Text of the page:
CAUTION:Timing chain procedures must be followed exactly or damage to valves and pistons will result.

Fig. 282: Compressing Tensioner Plunger, Using A Vise
Courtesy of FORD MOTOR CO.
Compress the tensioner plunger, using a vise.
Install a retaining clip on the tensioner to hold the plunger in during installation.
Fig. 283: Installing Retaining Clip On Tensioner To Hold Plunger In During Installation
Courtesy of FORD MOTOR CO.
Remove the tensioner from the vise.
If the copper links are not visible, mark two links on one end and one link on the other end, and use as timing marks.
Fig. 284: Identifying Timing Marks On Timing Chain
Courtesy of FORD MOTOR CO.
Fig. 285: Installing Timing Chain Guides
Courtesy of FORD MOTOR CO.
Install the timing chain guides.
CAUTION:Do not turn the engine over with the camshaft positioning tool or damage to the camshaft sprocket or the bolt can occur.

Fig. 286: Installing Camshaft Positioning Tool
Courtesy of FORD MOTOR CO.
Fig. 287: Positioning Camshaft
Courtesy of FORD MOTOR CO.
Install the Camshaft Positioning Tool.
NOTE:Slightly loosen the camshaft holding tools to allow slight camshaft movement.

Pre-position the camshafts.
Rotate the LH camshaft with the Camshaft Positioning Tool until the timing mark is approximately at 12 o'clock.
Rotate the RH camshaft with the Camshaft Positioning Tool until the timing mark is approximately at 11 o'clock.
Tighten the Camshaft Holding Tools to maintain camshaft pre-positioning.
CAUTION:Unless otherwise instructed, at no time when the timing chains are removed and the cylinder heads are installed is the crankshaft or camshaft to be rotated. Severe piston and valve damage will occur.

CAUTION:Rotate the crankshaft counterclockwise only. Do not rotate past position shown or severe piston and valve damage can occur.

NOTE:The number one cylinder is at top dead center (TDC) when the stud on the engine block fits into the slot in the handle of the special tool.

Fig. 288: Rotating Crankshaft Counterclockwise
Courtesy of FORD MOTOR CO.
Position the crankshaft so the number one cylinder is at TDC with the special tool.
Remove the Crankshaft Holding Tool.
Install the crankshaft sprocket, make sure the flange faces forward.
Fig. 289: Identifying Direction Of Flange For Installing Crankshaft Sprocket
Courtesy of FORD MOTOR CO.
Position the lower end of the LH (inner) timing chain on the crankshaft sprocket, aligning the timing mark on the outer flange of the crankshaft sprocket with the single copper (marked) link on the chain.
Fig. 290: Aligning Timing Mark On Outer Flange Of Crankshaft Sprocket With Single Copper (Marked) Link On Chain
Courtesy of FORD MOTOR CO.
NOTE:Make sure the upper half of the timing chain is below the tensioner arm dowel.

NOTE:If necessary, use the Camshaft Positioning Tool to adjust the camshaft sprocket slightly to obtain timing mark alignment.

Fig. 291: Positioning Timing Chain On Camshaft Sprocket With Camshaft Sprocket Timing Mark Positioned Between Copper (Marked) Chain Links
Courtesy of FORD MOTOR CO.
Position the timing chain on the camshaft sprocket with the camshaft sprocket timing mark positioned between the two copper (marked) chain links.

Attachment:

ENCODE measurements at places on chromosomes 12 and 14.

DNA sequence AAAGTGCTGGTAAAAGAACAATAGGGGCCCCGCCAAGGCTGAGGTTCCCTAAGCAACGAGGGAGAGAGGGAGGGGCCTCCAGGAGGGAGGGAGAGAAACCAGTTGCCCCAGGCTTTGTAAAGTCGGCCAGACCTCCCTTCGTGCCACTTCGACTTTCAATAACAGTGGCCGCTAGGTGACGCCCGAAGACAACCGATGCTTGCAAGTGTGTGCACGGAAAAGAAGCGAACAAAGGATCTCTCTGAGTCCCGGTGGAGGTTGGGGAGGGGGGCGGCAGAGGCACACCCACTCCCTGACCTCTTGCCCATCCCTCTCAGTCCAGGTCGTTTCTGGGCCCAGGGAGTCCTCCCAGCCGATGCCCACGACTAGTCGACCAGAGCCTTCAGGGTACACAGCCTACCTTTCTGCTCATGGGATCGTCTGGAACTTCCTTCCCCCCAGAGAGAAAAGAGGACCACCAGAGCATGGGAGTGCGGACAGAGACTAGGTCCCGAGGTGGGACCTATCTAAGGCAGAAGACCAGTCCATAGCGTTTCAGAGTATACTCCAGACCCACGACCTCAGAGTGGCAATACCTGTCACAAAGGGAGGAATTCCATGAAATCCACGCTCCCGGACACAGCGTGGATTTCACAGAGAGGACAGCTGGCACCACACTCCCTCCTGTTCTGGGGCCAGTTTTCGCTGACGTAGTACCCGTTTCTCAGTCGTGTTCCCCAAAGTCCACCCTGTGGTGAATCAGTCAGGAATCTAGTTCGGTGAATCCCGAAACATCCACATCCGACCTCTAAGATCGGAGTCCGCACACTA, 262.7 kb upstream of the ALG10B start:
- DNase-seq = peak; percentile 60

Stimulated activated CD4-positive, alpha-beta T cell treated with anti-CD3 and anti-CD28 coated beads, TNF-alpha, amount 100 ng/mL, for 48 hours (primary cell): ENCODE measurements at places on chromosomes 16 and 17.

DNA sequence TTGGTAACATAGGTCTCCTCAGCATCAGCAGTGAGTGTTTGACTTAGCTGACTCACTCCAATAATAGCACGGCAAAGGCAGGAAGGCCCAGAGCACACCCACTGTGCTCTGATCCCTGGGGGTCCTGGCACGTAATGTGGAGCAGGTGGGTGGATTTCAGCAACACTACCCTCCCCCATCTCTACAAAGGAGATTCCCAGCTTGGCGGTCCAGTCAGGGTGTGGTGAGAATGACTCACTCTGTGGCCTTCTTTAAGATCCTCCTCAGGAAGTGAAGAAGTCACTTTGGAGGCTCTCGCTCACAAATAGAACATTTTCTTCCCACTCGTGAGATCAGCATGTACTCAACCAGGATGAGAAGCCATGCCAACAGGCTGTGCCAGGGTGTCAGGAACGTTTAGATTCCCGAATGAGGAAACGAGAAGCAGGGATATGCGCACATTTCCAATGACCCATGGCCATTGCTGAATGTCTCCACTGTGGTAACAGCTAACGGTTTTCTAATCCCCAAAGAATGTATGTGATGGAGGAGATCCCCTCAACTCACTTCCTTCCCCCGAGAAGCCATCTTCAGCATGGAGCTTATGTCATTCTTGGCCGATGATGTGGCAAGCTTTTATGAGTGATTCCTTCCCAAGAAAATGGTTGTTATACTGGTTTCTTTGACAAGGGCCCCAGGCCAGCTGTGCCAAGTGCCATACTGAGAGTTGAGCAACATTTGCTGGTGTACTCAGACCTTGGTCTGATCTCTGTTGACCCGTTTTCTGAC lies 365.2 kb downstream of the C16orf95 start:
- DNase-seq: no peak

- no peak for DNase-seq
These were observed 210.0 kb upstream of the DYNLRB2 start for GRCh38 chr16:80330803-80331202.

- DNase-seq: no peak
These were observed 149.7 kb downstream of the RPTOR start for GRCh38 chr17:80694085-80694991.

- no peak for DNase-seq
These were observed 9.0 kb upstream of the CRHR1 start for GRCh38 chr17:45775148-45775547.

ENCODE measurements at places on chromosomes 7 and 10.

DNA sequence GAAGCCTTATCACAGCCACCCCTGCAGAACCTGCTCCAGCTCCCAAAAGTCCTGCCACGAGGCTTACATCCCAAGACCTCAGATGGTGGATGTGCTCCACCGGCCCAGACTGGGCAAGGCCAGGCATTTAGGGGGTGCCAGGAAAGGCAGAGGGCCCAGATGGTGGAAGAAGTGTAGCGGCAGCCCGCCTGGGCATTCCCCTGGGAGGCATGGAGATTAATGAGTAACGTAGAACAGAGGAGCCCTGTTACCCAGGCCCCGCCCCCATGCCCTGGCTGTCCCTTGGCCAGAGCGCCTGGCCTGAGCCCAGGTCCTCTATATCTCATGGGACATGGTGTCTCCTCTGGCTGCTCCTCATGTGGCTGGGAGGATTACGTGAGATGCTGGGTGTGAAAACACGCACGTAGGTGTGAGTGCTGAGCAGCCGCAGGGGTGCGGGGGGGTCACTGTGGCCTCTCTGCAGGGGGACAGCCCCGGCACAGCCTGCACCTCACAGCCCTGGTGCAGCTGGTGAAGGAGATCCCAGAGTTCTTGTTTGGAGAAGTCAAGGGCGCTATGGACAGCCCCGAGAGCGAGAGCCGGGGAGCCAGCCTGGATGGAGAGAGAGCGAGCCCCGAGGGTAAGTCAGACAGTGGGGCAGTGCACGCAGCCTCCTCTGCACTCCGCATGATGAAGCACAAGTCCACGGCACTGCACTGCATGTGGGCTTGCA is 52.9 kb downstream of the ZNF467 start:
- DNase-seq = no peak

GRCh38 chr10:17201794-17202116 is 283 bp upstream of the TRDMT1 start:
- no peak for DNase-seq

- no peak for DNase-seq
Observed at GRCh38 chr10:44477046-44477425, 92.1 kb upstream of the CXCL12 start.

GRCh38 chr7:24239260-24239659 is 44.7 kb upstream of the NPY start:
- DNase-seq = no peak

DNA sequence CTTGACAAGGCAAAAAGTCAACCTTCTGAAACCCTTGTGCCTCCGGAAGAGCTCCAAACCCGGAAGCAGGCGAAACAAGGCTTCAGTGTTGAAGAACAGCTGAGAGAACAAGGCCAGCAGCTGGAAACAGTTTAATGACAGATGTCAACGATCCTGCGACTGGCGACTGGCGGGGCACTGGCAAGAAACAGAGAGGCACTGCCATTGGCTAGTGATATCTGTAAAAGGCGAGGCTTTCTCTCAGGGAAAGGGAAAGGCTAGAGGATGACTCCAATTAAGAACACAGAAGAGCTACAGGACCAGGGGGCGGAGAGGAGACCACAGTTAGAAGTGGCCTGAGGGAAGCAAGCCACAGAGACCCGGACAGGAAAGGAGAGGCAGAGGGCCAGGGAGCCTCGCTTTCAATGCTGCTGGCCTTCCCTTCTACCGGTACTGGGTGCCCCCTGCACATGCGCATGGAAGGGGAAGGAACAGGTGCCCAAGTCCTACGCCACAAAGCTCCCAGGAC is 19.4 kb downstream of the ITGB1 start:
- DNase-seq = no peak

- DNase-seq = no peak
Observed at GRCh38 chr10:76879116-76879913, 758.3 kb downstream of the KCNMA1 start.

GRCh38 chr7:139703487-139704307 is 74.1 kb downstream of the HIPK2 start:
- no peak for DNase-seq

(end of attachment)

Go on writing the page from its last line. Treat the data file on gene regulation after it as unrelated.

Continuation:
NOTE:The LH timing chain tensioner arm has a bump near the dowel hole, for identification.

Fig. 292: Identifying Tightening Torque Of LH Timing Chain Tensioner Bolts
Courtesy of FORD MOTOR CO.
Position the LH timing chain tensioner arm on the dowel pin and install the LH timing chain tensioner.
Remove the retaining clip from the LH timing chain tensioner.
Fig. 293: Removing Retaining Clip From LH Timing Chain Tensioner
Courtesy of FORD MOTOR CO.
NOTE:The lower half of the timing chain must be positioned above the tensioner arm dowel.

Fig. 294: Aligning Timing Mark On Sprocket With Single Copper (Marked) Link On Timing Chain
Courtesy of FORD MOTOR CO.
Position the lower end of the RH (outer) timing chain on the crankshaft sprocket, aligning the timing mark on the sprocket with the single copper (marked) link on the timing chain.
NOTE:If necessary, use the Camshaft Positioning Tool to adjust the camshaft sprocket slightly to obtain timing mark alignment.

Fig. 295: Identifying Position Of Camshaft Sprocket Timing Mark
Courtesy of FORD MOTOR CO.
Position the RH timing chain on the camshaft sprocket. Make sure the camshaft sprocket timing mark is positioned between the two copper (marked) chain links.
Position the RH timing chain tensioner arm on the dowel pin and install the RH timing chain tensioner.
Fig. 296: Identifying Tightening Torque Of RH Timing Chain Tensioner Bolts
Courtesy of FORD MOTOR CO.
Remove the retaining clip from the RH timing chain tensioner.
Fig. 297: Removing Retaining Clip From RH Timing Chain Tensioner
Courtesy of FORD MOTOR CO.
As a post-check, verify correct alignment of all timing marks.
Fig. 298: Verifying Correct Alignment Of Timing Marks
Courtesy of FORD MOTOR CO.
Remove the special tool.
Fig. 299: Removing Special Tool
Courtesy of FORD MOTOR CO.
Position the crankshaft sensor ring on the crankshaft.
Fig. 300: Positioning Crankshaft Sensor Ring On Crankshaft
Courtesy of FORD MOTOR CO.
Install the engine front cover. Refer to ENGINE FRONT COVER .


https://www.2carpros.com/forum/automotive_pictures/266999_f150_1.jpg

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Saturday, August 22nd, 2020 AT 11:15 AM (Merged)